Thursday, September 18, 2008

First Day in el-Misr (Egypt)

Where did I leave off? Ah, yes: Eric Knapp sent drivers to pick us up from the airport and to take our baggage up to his house/apartment. He then gave us an impromptu driving tour of the City of the Dead, where people live in grave yards among the mosoleums, etc. Evidently, as a foreigner you have to have special permission from the government to go there.

We finally came "home" and Dorothy Knapp took us with her on a walk to the corner bakery (yesm they're here, too), and when we got back to the apartment we ordered out-- Italian food! :) We ate our Egyptian vesion of Italian food on the balcony of their 10th floor apartment and watched the sun set over the Nile (which we couldn't actually see because of the huge apartment buildings built right along side it). The experience was topped off when we got to hear the evening call to prayer from the mosque behind the apartment...and the mosque down the street, and the mosque across the street, and...I'm sure you all get the point. It was so awesome. Each Imam (he leads the prayers in the mosque) has his own particular way of doing the call to prayer, and because they all go out at relatively the same time, there's this intermingling of voices and tones all over the place via loudspeakers.

After dinner, Eric walked us to the neighborhood market (Sa'udi) for ice cream. He spoiled us to the tune of mango, pistachio, and chocolate. *Side note: Ice cream, I will have you all know, is different here. Just the cream-based varieties are kind of crunchy? Maybe not crunchy, exactly, but its texture is different. Chewy-ish? Not sure why this is, but as hot as it gets here I don't ask too many questions about what's in the ice cream.* On the way home from Sa'udi Market Eric pulled a fast one and made us try to find our way back to the apartment. A valuable lesson. Now we pay better attention to where we're going.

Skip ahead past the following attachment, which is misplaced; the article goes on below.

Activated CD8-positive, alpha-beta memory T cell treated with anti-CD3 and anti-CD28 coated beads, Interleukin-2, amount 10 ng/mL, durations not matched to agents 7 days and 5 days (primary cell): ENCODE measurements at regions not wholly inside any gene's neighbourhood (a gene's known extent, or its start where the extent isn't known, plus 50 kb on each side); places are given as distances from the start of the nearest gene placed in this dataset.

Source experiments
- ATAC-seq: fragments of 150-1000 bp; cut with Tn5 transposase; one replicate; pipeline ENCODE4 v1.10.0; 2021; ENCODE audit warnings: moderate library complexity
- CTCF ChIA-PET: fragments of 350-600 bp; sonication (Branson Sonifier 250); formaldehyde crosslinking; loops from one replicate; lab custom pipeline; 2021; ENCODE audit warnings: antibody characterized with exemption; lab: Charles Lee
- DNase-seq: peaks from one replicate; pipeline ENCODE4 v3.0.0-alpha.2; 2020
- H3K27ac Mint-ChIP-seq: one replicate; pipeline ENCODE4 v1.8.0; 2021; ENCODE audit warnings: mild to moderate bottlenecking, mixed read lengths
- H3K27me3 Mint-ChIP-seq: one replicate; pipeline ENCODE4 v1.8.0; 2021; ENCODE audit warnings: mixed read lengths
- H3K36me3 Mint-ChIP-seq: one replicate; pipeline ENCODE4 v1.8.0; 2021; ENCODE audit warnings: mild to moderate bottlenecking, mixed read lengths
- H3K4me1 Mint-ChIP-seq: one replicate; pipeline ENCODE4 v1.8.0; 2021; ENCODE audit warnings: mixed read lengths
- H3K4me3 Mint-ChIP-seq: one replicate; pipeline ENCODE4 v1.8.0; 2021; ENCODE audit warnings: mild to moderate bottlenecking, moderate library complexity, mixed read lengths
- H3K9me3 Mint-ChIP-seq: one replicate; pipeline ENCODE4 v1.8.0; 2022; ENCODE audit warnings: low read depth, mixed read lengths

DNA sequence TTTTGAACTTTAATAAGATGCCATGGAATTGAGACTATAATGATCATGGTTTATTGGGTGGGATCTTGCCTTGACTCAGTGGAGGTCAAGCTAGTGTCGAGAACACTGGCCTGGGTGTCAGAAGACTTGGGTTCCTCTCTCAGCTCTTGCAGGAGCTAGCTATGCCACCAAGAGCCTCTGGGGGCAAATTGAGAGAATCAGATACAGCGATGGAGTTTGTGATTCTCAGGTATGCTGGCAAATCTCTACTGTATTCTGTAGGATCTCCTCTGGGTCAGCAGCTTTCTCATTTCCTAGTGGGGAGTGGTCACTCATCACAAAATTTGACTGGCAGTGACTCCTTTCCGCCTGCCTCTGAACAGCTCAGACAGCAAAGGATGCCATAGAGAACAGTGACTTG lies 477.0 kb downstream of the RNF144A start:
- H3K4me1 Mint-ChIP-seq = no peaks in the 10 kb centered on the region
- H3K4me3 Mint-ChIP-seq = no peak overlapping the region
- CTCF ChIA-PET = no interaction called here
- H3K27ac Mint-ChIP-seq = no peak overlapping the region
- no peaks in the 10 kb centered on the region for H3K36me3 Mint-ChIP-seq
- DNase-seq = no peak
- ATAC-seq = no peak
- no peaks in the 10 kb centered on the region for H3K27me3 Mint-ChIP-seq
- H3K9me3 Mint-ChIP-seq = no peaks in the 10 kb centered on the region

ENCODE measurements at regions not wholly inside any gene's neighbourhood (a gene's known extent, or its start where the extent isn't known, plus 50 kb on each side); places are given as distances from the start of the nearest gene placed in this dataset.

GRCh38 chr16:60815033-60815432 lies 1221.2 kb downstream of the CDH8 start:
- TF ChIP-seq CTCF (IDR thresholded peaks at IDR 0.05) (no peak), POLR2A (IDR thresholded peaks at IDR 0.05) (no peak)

So, Lindsey Daphne, and I made it through our first day in Egypt and didn't crash into the Atlantic, although that little Egyptian woman sitting next to me on the plane ("Octopus!") suggested to me that we might do just that. She had made a nose-dive gesture with her hand and made the crash noises and everything.

Day One was mostly a success. Whattya think?

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